When I first started developing recipes, back in the dark ages of the early 2000’s, I for the most part only used dehydrated ingredients in the recipes I was developing.
At the time, freeze-dried ingredients were hard to find, and there were few options to buy. Freeze-dried was mostly only complete meals, or if you could find an ingredient, it was in a small pouch and over-priced (it’d be a cup of freeze-dried meat and you paid $10 or more for it). And the companies that existed were lazy. Yes, I said that. They were LAZY. They used subpar ingredients – the meat wasn’t high quality, the pasta was always mushy, the vegetables were pale in color. They didn’t have to try. At all.
Amazon did change that for the better in the past few years, as more brands came on the market. It’s far easier now to find freeze-dried, and have it be affordable enough to justify buying. It’s also in many cases far higher quality now.
It was often the same with dehydrated ingredients, but at least then you could buy a food dehydrator and make your own. Dehydrators were mostly affordable at $65 and up. But a dehydrator takes space, heats up your living space and you need to use it often to make it worthwhile.
Personal freeze-dryers were still many years away (and are not affordable even today….). Even today buying a freeze-dryer isn’t necessarily an option for most people. It takes a lot of food dried to make it cost worthy. And frankly, having the room for a unit (they are big and noisy) and the time to do it isn’t always what everyone has, when all they want is to make a few backpacking meals for the summer.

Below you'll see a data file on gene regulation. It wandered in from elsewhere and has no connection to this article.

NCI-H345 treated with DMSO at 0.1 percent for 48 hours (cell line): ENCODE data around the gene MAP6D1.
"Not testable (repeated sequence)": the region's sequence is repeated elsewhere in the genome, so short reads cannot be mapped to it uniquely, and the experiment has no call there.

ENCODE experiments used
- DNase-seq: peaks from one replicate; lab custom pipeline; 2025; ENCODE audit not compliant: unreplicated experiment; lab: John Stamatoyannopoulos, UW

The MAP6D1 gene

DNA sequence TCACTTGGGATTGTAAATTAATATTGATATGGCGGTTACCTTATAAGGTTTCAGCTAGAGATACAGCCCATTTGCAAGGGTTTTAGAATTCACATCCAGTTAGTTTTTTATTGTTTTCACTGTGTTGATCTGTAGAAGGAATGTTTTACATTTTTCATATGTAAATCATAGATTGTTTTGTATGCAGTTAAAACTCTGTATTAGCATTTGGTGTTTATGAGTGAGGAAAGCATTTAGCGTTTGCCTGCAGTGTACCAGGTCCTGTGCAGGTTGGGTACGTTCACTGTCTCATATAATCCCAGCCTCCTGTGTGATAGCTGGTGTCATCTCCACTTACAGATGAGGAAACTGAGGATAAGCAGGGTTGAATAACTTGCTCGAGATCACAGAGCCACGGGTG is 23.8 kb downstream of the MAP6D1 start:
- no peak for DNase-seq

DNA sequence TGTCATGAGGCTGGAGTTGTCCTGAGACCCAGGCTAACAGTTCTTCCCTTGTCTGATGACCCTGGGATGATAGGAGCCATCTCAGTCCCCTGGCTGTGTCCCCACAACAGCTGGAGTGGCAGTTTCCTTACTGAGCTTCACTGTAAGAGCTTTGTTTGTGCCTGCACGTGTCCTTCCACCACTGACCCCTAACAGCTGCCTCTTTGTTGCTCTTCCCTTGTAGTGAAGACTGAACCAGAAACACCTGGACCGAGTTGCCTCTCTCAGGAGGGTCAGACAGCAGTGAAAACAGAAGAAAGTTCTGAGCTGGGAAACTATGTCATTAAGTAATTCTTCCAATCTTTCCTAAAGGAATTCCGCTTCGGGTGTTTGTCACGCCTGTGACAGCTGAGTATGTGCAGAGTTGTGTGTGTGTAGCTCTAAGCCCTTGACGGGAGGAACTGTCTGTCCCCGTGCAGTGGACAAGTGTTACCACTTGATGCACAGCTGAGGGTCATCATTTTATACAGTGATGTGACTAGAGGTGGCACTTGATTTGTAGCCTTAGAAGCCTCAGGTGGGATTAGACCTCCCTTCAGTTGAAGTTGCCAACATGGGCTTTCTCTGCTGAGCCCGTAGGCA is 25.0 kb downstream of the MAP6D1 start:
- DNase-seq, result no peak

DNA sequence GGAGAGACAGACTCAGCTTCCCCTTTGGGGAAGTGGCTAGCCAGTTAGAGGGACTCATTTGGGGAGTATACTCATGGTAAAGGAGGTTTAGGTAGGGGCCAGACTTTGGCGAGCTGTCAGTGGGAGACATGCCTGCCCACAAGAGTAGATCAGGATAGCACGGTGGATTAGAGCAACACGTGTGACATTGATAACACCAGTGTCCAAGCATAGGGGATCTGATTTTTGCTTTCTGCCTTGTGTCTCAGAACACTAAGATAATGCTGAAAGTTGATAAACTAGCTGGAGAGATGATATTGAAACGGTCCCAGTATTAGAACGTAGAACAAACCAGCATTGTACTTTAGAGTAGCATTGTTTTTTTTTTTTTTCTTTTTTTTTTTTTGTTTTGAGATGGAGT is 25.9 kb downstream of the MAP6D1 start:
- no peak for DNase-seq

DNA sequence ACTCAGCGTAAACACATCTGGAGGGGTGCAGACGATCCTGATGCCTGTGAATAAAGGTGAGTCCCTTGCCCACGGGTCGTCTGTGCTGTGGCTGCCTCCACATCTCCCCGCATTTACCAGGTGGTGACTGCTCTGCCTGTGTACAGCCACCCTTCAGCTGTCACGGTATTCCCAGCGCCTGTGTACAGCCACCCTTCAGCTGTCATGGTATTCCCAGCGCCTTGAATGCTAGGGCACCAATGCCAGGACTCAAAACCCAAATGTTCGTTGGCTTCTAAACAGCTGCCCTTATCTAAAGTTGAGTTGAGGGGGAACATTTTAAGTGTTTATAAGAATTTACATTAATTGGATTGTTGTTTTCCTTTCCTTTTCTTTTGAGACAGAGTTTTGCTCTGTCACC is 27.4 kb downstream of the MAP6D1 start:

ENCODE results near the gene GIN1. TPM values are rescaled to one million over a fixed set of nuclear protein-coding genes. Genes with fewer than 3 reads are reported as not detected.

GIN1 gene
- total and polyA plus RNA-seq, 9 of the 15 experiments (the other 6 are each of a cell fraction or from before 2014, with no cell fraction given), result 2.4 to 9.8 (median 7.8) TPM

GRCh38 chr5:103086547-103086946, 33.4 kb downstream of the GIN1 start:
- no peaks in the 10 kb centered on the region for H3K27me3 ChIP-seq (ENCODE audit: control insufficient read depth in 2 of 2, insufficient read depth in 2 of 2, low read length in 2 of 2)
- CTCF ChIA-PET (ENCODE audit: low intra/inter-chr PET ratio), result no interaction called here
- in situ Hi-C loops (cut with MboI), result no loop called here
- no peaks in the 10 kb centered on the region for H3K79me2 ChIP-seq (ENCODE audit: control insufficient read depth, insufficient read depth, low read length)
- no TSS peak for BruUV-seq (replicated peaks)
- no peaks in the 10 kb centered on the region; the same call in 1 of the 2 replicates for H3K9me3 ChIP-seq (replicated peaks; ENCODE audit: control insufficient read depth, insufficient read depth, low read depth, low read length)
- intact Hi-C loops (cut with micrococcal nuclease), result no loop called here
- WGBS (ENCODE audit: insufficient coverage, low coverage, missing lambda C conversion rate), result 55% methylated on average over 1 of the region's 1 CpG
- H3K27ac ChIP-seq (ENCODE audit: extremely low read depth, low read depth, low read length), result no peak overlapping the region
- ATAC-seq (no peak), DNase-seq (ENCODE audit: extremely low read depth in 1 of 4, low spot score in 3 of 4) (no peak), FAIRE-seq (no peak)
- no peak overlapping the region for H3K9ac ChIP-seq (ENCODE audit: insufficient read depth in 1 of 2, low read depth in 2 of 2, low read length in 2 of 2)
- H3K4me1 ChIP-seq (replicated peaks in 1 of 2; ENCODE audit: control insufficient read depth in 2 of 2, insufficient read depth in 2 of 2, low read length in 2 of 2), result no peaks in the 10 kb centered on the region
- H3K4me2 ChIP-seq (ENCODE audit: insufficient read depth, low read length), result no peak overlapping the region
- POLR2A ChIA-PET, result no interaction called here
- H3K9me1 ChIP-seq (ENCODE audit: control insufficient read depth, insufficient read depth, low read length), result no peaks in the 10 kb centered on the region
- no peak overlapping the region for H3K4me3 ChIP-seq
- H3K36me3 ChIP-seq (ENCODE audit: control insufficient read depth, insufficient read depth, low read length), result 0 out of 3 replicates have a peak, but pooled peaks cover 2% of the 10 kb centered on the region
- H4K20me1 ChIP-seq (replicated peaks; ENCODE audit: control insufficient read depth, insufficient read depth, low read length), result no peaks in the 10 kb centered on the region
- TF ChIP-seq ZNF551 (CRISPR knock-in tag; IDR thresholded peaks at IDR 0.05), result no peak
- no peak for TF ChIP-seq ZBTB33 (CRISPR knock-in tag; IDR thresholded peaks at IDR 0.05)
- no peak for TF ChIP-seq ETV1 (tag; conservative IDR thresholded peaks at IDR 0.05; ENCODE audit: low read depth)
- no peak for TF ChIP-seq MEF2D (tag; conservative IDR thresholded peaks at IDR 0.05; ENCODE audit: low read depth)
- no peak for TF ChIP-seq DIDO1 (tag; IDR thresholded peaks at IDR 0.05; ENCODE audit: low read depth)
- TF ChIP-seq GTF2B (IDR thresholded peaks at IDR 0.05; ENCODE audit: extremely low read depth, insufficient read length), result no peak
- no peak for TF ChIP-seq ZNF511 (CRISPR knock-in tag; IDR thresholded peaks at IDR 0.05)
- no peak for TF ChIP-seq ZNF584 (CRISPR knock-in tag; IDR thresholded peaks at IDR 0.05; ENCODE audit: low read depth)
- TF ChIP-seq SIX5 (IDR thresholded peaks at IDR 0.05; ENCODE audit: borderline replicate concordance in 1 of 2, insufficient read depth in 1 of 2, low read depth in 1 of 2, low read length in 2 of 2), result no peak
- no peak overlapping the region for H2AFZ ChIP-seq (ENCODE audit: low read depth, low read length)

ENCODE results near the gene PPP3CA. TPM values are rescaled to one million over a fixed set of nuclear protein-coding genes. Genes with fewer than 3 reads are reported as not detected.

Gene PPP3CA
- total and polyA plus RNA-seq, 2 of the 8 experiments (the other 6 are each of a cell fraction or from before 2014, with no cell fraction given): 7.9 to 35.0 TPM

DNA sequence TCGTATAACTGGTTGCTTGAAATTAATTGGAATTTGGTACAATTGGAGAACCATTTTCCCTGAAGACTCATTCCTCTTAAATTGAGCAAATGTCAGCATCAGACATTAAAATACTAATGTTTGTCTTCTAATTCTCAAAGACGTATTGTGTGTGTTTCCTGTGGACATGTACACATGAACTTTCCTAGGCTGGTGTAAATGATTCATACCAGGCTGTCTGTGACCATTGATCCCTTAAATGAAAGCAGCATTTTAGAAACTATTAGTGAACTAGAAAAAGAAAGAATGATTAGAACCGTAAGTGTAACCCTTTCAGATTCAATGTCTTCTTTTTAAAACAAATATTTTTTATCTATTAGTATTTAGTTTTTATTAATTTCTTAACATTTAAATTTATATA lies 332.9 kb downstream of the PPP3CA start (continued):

Buying your ingredients can be more cost effective, even if you buy a lot of fancy items (like I do).
This summer I am revisiting a number of recipes (in both our books, and on the website) and remaking them to use freeze-dried ingredients instead of dehydrated. The upside of this is the recipes rehydrate so much better – and faster. And that is a truth right there: freeze-dried does trump dehydrated for most ingredients. They refresh to look like fresh, and are not “leathery” as some dehydrated ingredients can be (green beans, corn, bell peppers are prime examples).
I use a few brands interchangeably:
Thrive Life (The only brand that offers a smaller size of product – they have #10 cans, “pantry” cans and some items in pouches)
Having said that, a big area I am working on in the recipes is using freeze-dried meat instead of canned or in pouches, as I have called for, well, years. It opens up what you can use and weighs a lot less in your pack. This means I have to adjust the water ratios for the recipes (you have to take in account for the meat and add enough extra water, but not dilute the spices and flavorings).
My goal is to produce 30 to 50 recipes on the website featuring freeze-dried ingredients. So far 7 recipes have been posted, with at least 15 waiting to be posted in the coming days and weeks. If you follow the newish TrailCooking Instagram account, you have seen me post a lot of photos of upcoming recipes. Every trip we go on, it’s like I have gone back to the year 2005, and I am developing recipes like I did then (I was hiking 4 to 5 days a week that year, and posting recipes like crazy).
(Or maybe more like summer of 2002 – when my diet often was Stove Top Stuffing with freeze-dried peas, bought out of the Campmor catalog…..)
The Recipes So Far:
This post contains affiliate links that give us commissions on products purchased. These items are what we used in the recipes. This includes both Amazon and Thrive Life.